Recipe: Barrio Queen Green Chile Pork Tamales

‘Tis the season of togetherness–and that includes time in the kitchen. Crafting your own tamales with loved ones is the perfect–and mighty festive–way to kick off your weekend with loved ones. Barrio Queen shows you how. Want to skip the togetherness and get to the goods? For the holiday season, Barrio Queen is dishing up three flavors of tamale for pick-up: Pork Green Chile (a shredded tender pork slow cooked in a fresh green chile tomatillo sauce); Chile Verde del Pollo (flavorful pulled chicken combined with our fresh green chile tomatillo sauce); and Tamales de Carne (delicately slow-cooked beef brisket in a ancho-guajillo and chile de arbol sauce).
Barrio Queen Green Chile Pork Tamales
For this recipe, you’ll want to start with making the sauce first since it takes longer and is a two-step process. Another tip is to cut and prepare items the night before so all you have to is cook and not have to do prep. Takes a little advance planning but can make it enjoyable to just concentrate on the cooking.
2 Lbs. Pork shoulder cut into about 1 inch cubes. Shoulder meat will be moister and more flavorful than loin meat.
1 tsp finely chopped garlic
1 medium white or yellow onion, julienned
2 poblano peppers, deseeded and julienned
2 tsp kosher salt
½ tsp of ground black pepper
2 T cooking oil, your preference
In a large medium-high heated sauté or brazing pan, add oil to coat the pan and quickly dump in the pork cubes. Next, add the onion, poblano pepper, garlic and spices. Stir intermittently to cook them evenly until cooked through. Reduce heat slightly and continue to cook to reduce the amount of liquid in the pan from the pork. Once reduced there will still be fat that was rendered off in the cooking process. Don’t drain it! It makes for the great flavor. Next, add the Green Tomatillo Sauce (see below for the recipe) and simmer on low heat for about 20 minutes. Remove from heat and set aside. Mixture is now ready for the tamale assembly.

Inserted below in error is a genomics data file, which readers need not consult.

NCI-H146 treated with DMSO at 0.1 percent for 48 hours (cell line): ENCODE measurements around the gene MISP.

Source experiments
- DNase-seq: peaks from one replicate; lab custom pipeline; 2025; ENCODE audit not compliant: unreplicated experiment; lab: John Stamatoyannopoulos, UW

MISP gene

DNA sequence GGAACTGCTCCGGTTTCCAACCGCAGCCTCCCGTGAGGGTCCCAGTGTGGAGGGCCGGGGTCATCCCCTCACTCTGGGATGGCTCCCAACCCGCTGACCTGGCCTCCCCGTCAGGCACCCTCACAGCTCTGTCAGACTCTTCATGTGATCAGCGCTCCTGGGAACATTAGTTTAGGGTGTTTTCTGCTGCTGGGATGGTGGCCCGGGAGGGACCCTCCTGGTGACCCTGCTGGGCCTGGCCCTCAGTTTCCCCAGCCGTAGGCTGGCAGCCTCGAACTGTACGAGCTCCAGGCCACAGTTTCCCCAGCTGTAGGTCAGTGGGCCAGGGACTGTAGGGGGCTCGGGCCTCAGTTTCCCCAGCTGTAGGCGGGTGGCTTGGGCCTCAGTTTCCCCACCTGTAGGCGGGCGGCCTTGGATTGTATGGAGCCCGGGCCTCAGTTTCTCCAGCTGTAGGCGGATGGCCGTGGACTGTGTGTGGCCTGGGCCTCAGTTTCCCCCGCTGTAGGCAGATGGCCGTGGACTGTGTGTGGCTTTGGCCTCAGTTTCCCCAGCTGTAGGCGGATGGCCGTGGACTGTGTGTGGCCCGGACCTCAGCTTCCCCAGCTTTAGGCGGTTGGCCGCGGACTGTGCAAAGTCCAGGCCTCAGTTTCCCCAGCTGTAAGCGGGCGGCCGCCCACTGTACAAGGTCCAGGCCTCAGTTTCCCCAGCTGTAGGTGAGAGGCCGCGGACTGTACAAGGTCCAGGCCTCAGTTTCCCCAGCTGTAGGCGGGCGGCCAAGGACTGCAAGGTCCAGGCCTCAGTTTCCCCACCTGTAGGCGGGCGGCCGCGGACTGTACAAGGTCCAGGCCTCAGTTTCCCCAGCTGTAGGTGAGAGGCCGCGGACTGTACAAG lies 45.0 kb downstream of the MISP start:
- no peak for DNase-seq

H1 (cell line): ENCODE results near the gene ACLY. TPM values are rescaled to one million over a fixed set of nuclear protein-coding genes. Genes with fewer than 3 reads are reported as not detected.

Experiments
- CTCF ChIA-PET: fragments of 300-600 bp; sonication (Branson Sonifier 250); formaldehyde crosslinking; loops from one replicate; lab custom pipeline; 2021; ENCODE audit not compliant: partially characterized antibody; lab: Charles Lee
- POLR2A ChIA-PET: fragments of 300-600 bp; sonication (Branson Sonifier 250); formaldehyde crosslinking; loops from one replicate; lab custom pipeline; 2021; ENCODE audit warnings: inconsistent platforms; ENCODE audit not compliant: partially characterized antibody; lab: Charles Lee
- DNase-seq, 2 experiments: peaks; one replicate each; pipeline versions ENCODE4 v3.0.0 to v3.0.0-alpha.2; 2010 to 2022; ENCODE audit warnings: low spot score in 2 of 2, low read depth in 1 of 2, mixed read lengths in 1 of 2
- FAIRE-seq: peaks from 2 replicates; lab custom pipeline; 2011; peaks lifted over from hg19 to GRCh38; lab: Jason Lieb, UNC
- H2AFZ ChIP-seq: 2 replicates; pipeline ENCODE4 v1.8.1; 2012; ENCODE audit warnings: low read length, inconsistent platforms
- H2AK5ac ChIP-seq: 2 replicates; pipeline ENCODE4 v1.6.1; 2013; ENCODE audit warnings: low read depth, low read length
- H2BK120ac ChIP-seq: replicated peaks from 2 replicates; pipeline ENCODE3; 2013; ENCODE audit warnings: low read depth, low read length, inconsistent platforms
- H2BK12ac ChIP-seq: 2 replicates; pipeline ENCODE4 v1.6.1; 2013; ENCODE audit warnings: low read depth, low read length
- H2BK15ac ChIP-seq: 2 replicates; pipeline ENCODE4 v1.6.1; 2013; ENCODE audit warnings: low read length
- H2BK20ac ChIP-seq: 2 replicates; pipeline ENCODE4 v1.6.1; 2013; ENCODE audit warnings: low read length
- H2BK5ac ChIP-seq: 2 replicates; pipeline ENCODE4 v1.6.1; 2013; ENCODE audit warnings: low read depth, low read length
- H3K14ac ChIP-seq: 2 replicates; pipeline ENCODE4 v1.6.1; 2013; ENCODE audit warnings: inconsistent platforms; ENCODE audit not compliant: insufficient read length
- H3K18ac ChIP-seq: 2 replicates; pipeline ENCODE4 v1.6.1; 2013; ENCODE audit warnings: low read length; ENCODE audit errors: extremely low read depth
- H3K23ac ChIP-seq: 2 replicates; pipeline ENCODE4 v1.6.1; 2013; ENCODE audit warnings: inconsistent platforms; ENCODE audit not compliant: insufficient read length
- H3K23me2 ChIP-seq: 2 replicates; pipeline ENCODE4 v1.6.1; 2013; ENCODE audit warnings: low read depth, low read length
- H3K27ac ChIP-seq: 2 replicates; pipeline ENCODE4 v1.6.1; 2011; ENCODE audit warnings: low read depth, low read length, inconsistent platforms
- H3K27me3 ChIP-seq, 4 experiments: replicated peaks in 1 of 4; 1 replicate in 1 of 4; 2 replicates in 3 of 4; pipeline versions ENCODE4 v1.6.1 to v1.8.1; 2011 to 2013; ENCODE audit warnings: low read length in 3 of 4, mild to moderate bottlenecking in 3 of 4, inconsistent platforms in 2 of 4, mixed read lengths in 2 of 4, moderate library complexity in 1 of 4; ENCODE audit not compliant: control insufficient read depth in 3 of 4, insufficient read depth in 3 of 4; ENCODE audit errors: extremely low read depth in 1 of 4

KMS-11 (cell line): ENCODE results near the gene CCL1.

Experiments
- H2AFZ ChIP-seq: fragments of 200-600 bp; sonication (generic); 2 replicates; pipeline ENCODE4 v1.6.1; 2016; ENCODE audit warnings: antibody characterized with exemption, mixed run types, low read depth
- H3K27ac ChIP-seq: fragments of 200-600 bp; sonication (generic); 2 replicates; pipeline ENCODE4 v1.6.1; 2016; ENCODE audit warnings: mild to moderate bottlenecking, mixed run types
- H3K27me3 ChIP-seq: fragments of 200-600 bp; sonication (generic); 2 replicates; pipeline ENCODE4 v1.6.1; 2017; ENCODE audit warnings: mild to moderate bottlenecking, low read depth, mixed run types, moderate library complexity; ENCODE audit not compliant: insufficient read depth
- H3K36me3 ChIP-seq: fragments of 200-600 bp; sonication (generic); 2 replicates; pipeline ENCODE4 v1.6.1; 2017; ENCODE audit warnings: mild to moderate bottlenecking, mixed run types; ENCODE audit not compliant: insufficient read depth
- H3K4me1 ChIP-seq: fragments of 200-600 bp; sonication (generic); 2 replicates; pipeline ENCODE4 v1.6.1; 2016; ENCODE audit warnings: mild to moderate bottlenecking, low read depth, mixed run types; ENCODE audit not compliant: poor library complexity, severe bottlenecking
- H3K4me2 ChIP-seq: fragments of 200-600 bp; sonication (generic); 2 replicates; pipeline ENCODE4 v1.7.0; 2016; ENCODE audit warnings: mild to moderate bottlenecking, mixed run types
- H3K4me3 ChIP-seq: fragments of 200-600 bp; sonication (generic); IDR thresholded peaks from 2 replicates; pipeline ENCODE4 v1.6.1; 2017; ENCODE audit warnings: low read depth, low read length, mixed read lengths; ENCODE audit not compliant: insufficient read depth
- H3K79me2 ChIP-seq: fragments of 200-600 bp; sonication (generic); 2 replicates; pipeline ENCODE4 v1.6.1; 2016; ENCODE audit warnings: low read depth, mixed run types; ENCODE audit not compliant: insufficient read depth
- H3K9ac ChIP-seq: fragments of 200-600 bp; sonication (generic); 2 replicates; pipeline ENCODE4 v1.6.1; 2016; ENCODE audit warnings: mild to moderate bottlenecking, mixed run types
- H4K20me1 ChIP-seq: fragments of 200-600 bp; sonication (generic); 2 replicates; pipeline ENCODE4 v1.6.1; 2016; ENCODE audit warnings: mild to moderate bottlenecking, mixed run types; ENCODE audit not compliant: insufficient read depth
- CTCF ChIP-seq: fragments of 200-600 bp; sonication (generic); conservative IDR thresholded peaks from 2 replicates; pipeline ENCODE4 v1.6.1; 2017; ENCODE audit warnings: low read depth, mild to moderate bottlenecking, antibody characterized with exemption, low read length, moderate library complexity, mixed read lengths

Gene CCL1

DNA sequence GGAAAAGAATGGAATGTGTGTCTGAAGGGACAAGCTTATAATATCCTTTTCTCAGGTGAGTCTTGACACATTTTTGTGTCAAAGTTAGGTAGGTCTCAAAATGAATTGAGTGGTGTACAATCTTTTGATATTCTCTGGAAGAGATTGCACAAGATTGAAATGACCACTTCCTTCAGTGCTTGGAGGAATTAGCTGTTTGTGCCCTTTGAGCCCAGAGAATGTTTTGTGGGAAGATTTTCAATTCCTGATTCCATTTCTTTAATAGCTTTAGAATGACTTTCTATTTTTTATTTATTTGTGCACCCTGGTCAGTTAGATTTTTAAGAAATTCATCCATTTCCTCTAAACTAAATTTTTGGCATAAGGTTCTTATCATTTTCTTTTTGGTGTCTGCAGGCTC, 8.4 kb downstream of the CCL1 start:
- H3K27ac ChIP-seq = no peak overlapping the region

Green Tomatillo Sauce
2.5 # green tomatillo
1 seeded jalapeno (Jalapenos this time of year tend to be hotter so don’t blend all of it at once until you taste the sauce)
1 poblano pepper
2 cloves of garlic
1 medium yellow onion cut into large dice
Roast the above ingredients together on a sheet pan at 400 degrees for about 30 min. until slightly browned on the skin.
2 cloves of garlic
1 T kosher salt
½ tsp ground black pepper
Place all the roasted ingredients in a blender. Blend until smooth adding salt and pepper to taste.
Dry Corn Husks Procedure
Soak in hot water until really soft and pliable. Typically up to an hour ahead. Take out of the water when ready to wrap.
Masa Types: Prepared (can be procured from any Hispanic grocery such as Ranch Market, Food City, La Fiesta or El Super)–masa with lard; not prepared–add lard or vegetable shortening, salt and baking powder
Tamale Assembly
* It’s really important to be fairly accurate in the filling and dough. If you make them too big, they will take quite a while to steam.
Arrange one husk on a work surface with the narrow end pointing away from you. On the wide end, spread 3 tablespoons (about 4 oz.) of the tamale dough in a 5×3 in rectangle, leaving a ½ inch border of husk at the bottom. Spoon 2 tablespoons of the chicken filling in the center of the tamale dough. Fold in the long sides of the husk, overlapping them to enclose the filling. Fold the bottom up. The goal is that you have enough dough completely covering the filling, which is in a little pocket in the center. Roll all the way up. You can use kitchen twine to tie them closed or place them in the steamer folded side down.
Tamale Cooking
With a large stock pot and a steamer basket, fill with enough water to fall just below your steamer basket. Heat to get it to start steaming. Loosely arrange tamales in steamer. If you have a cheesecloth or a small towel, cover the top of tamales with it. It will help to steam evenly the tamales. Cover and let steam on medium heat steaming them for about 60 minutes. Be sure to check the water level periodically so it does not run dry or your pot will be ruined.

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